Saturday, October 14, 2006

Advanced - Mid

It's official. I can speak Russian on the level of Advanced - Mid (which, I assume, is a shortened form of Advanced - Middle). It cost me $55 dollars to find that out. Should I pay the $10 dollars to get the official documentation sent to me? No, thank you. It served its purpose already ... now, here's hoping that was good enough to get on the Russian debate team next semester.
I suppose I should give some background for those of you that may not know of my reasons for testing my Russian knowledge. Ten people next semester will be allowed to sign up for Russian 490R - Russian Debate. This is the first time this class is being offered. It will consist of learning the principles of good debate, and then utilizing those principles to debate in the Russian language. The culmination of this course will take place at the close of the semester, when the team will fly to Russia to participate in an international debate competition against some native Russian teams.
In order to ensure the highest quality of students, they have required that everyone interested in signing up for the course take this Russian language proficiency test. I took it and got the ranking of Advanced - Mid. This is better than Advanced - Low, but worse than Advanced - High and Superior. This ranking is for the oral exam only, as the written portion has not yet been graded. I did just as well on that exam, though, so I'm feeling okay about getting on the team. 60 people took the test, so the odds are still slim, but there's no reason why it shouldn't be me, really. We'll see what happens, though. If nothing else, it's good to know I'm Advanced - Mid.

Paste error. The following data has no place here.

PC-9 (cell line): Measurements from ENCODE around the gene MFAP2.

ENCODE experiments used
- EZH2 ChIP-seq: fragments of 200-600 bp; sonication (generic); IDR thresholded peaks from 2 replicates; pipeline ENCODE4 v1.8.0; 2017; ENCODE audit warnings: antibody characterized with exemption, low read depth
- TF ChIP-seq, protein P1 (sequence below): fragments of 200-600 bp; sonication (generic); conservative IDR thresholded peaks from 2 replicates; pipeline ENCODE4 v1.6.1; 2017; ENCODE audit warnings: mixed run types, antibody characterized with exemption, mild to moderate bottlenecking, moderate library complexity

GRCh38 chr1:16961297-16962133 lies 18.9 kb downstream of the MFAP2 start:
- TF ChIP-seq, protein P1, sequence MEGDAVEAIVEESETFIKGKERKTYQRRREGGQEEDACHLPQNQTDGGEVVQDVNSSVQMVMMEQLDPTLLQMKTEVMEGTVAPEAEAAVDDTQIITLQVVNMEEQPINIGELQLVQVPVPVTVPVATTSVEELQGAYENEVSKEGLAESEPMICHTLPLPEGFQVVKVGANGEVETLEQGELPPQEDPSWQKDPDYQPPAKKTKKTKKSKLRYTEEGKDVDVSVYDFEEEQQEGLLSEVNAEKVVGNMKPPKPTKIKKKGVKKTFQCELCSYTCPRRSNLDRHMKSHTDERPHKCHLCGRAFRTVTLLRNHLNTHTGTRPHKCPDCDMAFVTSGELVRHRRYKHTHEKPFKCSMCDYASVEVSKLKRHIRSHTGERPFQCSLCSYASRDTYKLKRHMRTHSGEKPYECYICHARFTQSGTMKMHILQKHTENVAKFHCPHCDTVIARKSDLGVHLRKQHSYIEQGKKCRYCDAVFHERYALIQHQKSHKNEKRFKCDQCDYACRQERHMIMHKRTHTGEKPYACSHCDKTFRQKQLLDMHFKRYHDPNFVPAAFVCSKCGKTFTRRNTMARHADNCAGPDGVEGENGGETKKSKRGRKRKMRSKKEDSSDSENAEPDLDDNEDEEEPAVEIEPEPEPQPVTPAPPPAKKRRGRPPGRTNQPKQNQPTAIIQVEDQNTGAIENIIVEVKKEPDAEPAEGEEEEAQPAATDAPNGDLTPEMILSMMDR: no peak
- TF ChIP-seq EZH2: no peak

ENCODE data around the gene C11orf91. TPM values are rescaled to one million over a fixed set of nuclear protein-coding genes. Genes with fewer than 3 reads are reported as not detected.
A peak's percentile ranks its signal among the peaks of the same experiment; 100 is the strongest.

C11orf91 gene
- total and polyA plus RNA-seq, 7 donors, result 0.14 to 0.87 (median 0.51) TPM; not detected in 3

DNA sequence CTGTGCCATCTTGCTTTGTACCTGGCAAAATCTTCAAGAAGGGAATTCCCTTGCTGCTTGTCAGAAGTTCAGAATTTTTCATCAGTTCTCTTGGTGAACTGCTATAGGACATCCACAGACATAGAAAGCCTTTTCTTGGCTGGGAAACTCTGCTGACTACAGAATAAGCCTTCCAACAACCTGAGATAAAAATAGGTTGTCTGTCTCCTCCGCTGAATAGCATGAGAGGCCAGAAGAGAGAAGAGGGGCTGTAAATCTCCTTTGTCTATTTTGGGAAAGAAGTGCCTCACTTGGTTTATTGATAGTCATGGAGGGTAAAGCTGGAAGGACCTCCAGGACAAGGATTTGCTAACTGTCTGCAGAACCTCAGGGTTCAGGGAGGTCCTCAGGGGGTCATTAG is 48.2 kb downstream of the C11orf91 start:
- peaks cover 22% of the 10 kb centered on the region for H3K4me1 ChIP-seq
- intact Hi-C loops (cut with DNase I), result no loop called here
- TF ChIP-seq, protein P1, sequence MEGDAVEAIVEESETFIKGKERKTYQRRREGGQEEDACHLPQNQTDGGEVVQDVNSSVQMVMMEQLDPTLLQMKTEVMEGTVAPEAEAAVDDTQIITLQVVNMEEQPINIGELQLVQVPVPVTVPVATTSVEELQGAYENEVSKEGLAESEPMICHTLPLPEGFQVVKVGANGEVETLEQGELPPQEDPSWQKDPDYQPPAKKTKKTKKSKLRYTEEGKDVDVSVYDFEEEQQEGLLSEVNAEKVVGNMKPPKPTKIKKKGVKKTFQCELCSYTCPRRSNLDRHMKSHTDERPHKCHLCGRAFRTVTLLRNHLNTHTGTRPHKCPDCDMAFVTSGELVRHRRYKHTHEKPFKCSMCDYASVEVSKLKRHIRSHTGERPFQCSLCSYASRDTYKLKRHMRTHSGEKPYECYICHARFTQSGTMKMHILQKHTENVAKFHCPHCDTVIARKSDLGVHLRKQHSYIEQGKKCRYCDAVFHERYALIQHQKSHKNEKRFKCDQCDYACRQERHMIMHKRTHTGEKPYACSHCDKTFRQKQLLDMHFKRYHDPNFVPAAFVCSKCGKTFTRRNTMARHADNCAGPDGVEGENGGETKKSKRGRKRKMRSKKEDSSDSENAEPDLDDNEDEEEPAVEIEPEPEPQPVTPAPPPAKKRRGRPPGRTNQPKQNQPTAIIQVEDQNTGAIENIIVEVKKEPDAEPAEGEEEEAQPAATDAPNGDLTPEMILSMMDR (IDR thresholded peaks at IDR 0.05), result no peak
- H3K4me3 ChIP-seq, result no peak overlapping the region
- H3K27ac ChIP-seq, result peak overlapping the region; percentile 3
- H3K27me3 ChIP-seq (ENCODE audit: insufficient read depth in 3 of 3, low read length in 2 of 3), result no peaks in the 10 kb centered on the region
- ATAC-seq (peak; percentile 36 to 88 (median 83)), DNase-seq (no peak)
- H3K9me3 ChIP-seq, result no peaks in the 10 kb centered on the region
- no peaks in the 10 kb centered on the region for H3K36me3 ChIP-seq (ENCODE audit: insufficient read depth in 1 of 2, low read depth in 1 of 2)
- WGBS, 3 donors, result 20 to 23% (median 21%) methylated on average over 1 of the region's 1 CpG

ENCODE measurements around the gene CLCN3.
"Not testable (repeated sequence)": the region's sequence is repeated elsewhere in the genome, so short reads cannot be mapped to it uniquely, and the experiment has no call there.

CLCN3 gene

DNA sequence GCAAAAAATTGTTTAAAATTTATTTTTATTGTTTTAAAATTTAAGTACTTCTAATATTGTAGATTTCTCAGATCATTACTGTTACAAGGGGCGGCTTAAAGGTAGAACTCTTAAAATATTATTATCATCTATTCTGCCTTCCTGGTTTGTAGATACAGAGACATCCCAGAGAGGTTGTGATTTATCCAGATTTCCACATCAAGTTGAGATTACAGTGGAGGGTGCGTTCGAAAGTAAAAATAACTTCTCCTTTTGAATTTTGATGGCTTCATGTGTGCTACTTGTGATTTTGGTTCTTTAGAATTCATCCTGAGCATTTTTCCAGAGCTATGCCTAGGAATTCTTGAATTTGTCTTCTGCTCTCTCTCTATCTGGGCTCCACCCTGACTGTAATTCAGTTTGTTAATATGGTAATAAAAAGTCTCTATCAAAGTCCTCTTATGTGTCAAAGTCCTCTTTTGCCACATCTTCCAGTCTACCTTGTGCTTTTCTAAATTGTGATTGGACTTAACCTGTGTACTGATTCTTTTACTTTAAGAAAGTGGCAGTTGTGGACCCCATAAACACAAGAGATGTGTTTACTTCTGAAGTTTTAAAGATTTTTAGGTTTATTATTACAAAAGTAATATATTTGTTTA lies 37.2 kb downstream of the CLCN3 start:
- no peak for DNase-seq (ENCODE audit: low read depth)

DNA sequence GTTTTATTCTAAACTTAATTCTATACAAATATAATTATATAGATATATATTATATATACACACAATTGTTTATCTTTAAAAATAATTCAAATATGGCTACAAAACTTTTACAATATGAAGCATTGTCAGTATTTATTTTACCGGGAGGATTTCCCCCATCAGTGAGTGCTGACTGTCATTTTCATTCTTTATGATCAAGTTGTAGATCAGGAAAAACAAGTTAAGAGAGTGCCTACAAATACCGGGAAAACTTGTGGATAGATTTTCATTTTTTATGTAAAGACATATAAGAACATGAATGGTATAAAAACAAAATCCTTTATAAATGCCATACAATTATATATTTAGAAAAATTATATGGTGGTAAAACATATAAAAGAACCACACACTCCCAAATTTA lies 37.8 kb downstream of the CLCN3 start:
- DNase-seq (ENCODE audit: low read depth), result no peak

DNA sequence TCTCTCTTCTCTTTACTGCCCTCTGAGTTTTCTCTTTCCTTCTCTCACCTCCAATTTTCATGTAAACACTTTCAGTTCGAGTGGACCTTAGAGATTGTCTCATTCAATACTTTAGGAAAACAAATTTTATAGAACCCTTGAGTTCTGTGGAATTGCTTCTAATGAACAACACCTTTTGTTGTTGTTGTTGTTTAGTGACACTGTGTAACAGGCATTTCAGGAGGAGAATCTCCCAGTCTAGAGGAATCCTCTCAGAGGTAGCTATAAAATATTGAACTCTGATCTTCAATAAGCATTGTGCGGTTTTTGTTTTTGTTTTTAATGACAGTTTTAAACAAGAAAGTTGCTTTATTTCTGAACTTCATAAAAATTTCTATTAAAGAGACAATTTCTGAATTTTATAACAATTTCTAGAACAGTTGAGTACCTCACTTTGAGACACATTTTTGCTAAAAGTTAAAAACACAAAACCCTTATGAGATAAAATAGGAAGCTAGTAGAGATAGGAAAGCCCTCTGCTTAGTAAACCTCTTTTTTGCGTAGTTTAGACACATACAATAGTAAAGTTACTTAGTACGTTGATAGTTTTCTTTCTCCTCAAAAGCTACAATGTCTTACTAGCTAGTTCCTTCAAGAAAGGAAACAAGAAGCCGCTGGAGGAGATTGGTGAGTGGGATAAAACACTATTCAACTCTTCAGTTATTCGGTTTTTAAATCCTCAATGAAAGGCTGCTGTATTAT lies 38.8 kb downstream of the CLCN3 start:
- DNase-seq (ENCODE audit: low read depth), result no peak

Thursday, October 12, 2006


Fiasco. This is a good word that, sadly, I don't use often enough. I suppose this is a good thing, since it means that I am not presented with many fiascos in my life. But, I do so enjoy exclaiming, "It was a complete fiasco!" Unfortunately, even when a fiasco occurs, I tend not to use that word to describe it ... actually, I rarely, if ever, speak to anyone about the event if it was, indeed, an authentic fiasco. In fact, I'd have to say the only time I ever use the word is in a hyperbolic sense. This, too, is a good thing. I'm glad the word exists. I'll have to thank the Italians next time I see them.

Taco Bell Letdown